In this issue
Many owners of family businesses approach retirement with conflicting priorities on thedisposition of their assets. They want to donate as much as possible to charity but worry thatcharitable giving will undercut another vital objective—leaving a comfortable inheritance for theirchildren.
Diane Montoya knew she had to sweeten her offer. Aschief executive of States Industries, a plywood maker in Eugene, Oregon, she had found a top candidateto become the firm's new vice president of finance. But a good salary and benefits wouldn't be enough.Other companies had expressed interest in Dave Lenington, too, and would be offering him stockoptions.
Montoya knew how difficult it was to find hired guns as skilled as Lenington. But like many owners offamily businesses, she would not spread shares beyond the family.
Over the past several years, shareholders of both publicly held companies and closely heldconcerns have experienced significant swings in the value of their holdings. While shareholders ofpublicly held companies have been able to measure the magnitude of these changes quite easily, theimpact on the value of closely held firms has been less clear.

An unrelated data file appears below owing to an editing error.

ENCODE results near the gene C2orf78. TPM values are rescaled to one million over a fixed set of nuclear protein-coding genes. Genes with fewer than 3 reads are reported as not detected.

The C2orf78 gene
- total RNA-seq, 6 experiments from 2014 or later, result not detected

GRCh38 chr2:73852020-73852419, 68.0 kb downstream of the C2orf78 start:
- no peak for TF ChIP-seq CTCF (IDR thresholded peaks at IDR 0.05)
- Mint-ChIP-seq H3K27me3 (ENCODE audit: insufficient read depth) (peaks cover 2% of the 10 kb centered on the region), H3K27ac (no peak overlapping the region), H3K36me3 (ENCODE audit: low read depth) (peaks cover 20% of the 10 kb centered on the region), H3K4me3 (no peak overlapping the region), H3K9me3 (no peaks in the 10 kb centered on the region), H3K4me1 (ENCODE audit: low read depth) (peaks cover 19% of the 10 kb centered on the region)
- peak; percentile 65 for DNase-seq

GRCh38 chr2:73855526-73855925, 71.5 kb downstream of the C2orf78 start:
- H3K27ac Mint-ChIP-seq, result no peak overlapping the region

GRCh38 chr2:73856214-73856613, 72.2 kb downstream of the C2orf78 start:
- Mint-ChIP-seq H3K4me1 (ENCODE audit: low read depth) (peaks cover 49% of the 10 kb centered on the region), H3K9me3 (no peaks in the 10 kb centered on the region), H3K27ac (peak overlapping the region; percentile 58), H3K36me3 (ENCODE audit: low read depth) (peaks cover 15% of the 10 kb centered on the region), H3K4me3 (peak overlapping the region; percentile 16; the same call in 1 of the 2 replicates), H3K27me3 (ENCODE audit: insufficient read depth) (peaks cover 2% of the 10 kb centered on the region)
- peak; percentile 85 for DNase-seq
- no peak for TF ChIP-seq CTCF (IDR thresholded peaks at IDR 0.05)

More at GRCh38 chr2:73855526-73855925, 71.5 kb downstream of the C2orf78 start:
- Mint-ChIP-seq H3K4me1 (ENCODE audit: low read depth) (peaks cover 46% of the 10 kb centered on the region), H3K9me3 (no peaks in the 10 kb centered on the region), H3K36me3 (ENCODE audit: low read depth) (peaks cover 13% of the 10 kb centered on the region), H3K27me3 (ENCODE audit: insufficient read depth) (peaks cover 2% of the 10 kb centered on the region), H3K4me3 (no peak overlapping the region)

Productivity and fairness are central themes in family business life. Productivity becausesomeone has to produce the goods and compete so the business can stay alive. Fairness because withoutit the social fabric of the family unit is ripped apart.
Questions of fairness are a pervasive concern at every stage of the family business drama and for eachmember of the cast. The parent asks: “How can I be fair with all my kids?” The overworked sisterlaments: “Is it fair for us siblings to be paid the same when we are clearly making differentcontributions?”